Occasionally I get an idea for some quilted item I need and, before I begin creating from scratch, I open my bins of UFO’s (remember, this stands for ultimately fabulous opportunities!) and see if anything fits the bill. A few years ago one of my UFO’s became the valance in our bedroom. I never got around to making it a blog topic, but now I’m working with another UFO that is becoming armrest covers. With two such items – it just had to become a blog topic. We’ll begin with the valence!
We re-carpeted our bedroom in blue and I found drapes to match, but the whole look needed a little zip. In my UFO bin I found a bag full of plaid, 3-D bow tie blocks. If you’ve never made them, click here for a great tutorial! I had enough for the valance and, since the blocks were already made, it went together quickly!
You may have noticed our unique tie backs. I saw this on Pinterest™, and after a short walk in the woods, Mike was well into making my wish come true 😀 !
The second repurposing of a UFO happened because my parents have birthdays in July. My brother and I were very blessed to have parents who raised us with a cottage on Lake Sinissippi. It is a wonderful place of fun and happy memories for all of us.
Well, Dad and Mom’s chairs in the living room at the cottage were showing some wear. So, I pulled out the UFO bins and found a bag of blocks I’d made in a Scott Murkin class in Paducah last year.
I laid them out in a pleasing pattern
and sewed them together, bordering them to the appropriate size.
Then the ends were sewn on and they were ready to gift!
This isn’ the first time I’ve posted about repurposing a UFO. In 2013 I made one into a cover for my Kitchenaid Mix Master. Click here to read that post. I did one other post in 2010 filled with ideas for completing UFO’s. You can read that one here.
Have you ever repurposed a UFO? Do you have a great idea for finishing them? Care to share a picture?
Back in the late 80’s, at the start of my quilting life, I participated in my first Round Robin Challenge. For those of you who are not familiar with this term: A number of quilters get together (usually 3 – 5) and they each begin with a block of their choosing. They exchange blocks and put a border on the one they get. Blocks continue to be exchanged and bordered until everyone has worked on each block once. Than the block originator gets hers back.
Well, my block in this first exchange was done in rusts, browns and greens, to go in my then living room. Here’s the top I received back and I had every intention of finishing it because I liked it!
Fast forward 24 years. While my Mom and I were making Christmas cookies this past December, my stand mixer died (the second one in 36 years of marriage). Mike encouraged me to get a “good” one and for Christmas he bought me a KitchenAid! The model I chose came in 4 colors: red, blue, silver and black; none of which went in my rust and green kitchen (can you feel what’s coming?). I loved the red.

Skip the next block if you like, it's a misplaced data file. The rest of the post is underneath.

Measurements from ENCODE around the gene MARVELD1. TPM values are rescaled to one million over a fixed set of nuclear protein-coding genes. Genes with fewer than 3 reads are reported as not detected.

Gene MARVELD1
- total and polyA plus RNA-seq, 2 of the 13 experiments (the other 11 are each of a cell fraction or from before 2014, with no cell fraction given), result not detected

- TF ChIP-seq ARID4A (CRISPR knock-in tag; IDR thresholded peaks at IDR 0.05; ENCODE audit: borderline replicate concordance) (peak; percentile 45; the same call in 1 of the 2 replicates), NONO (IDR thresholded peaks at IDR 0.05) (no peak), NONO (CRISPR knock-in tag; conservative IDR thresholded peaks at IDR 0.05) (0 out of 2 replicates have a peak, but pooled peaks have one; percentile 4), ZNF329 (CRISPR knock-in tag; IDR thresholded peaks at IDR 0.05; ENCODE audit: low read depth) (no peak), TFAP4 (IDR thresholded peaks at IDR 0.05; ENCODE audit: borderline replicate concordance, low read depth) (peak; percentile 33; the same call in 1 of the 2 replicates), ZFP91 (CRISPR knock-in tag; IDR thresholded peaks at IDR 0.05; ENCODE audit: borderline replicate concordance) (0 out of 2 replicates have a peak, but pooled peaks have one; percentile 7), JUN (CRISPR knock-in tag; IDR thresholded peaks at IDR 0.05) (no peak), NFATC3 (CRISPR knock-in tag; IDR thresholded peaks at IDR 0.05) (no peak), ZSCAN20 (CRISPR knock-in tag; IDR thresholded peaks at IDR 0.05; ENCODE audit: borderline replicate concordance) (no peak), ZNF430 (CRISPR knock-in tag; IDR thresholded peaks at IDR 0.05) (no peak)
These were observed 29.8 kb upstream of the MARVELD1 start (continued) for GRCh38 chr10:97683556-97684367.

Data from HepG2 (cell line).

But it didn’t really go in my kitchen. Neither did it fit in my cabinets, and I didn’t want it to get dusty either. So…..I dug the ancient UFO out and it was just a bit small. In my stash I still had the remainder of a beige fabric I used in the original block (are you really surprised?). I added the border, quilted it with no batting, took in a few tucks, stitched on 2 buttons and …
It is ready and waiting for the baking mood to strike. That happens a lot less often than the quilting mood, but I must admit the first batch of peanut butter cookies were delicious!
Have you come up with a unique project for a UFO? Please comment and let us know!
While in Florence we went to the Academy of Arts to see Michelangelo’s David. As we walked through the gallery leading up to this amazing work, we were treated to 4 of Michelangelo’s sculptures that were never completed. They are large blocks of marble with portions of the intended subjects carved into them and they have been titled the Prisoners because the figures look like they are still trapped in the marble. Photographs were not allowed, but I found this one of the Apostle Matthew on line and wanted you to see what one of the Prisoners looked like:
Our guide was very passionate about her subject and shared that for a long time the art community wondered why Michelangelo never completed these sculptures, even though they were begun early in his life. From this I had a revelation – Michelangelo had UFO’s! Our guide then went on to explain that over the years it has been postulated that he left them in this state intentionally because it is up to the imagination of the viewer to release them from their prisons. So…………we may need to change the way we look at our UFO’s. Are they nagging, unfinished projects that we should feel guilty about? Or are they works that are complete within and we are purposely leaving them in this state so that future viewers have the opportunity to envision them finished in a way that releases the quilts from their fabric prisons?
I do believe I prefer to think of my UFO’s as Ultimately Fabulous Opportunities and not Prisoners, but there’s a good chance some of them may remain prisoners forever.
Don’t you feel better knowing you have something in common with Michelangelo? Do you have Ultimately Fabulous Opportunities or Prisoners?
I’d like to offer a huge “Thank You” to everyone who responded with votes and opinions for my Mariner’s Compass book title dilemma. I was impressed with all the creativity and I must admit the one that made me laugh out loud was “Origama-mama, Folding Your Way to a Mariner’s Compass”. I’ve made my decision, but you’ll have to wait until the book comes out to see which ones will be used :-)!
That being said, let’s get to this week’s topic: Leftovers!
Isn’t it more fun, when a project is completed, to start something new rather than clean up the leftovers? I think this is one of the reasons my studio gets so cluttered …… small, leftover project piles everywhere. Ugh!
When I do finally decide to clean it all up, there are always chunks and strips of coordinating stuff that I don’t know what to do with. If there are just a few portions of a few strips, I shove them into my “light” and “dark” scrap bags, but sometimes I really overcut and, since I put a lot of effort into coordinating the fabrics, I hate to randomly throw them into the bags. So the piles sit.
Wait until you see what I came up with :-)!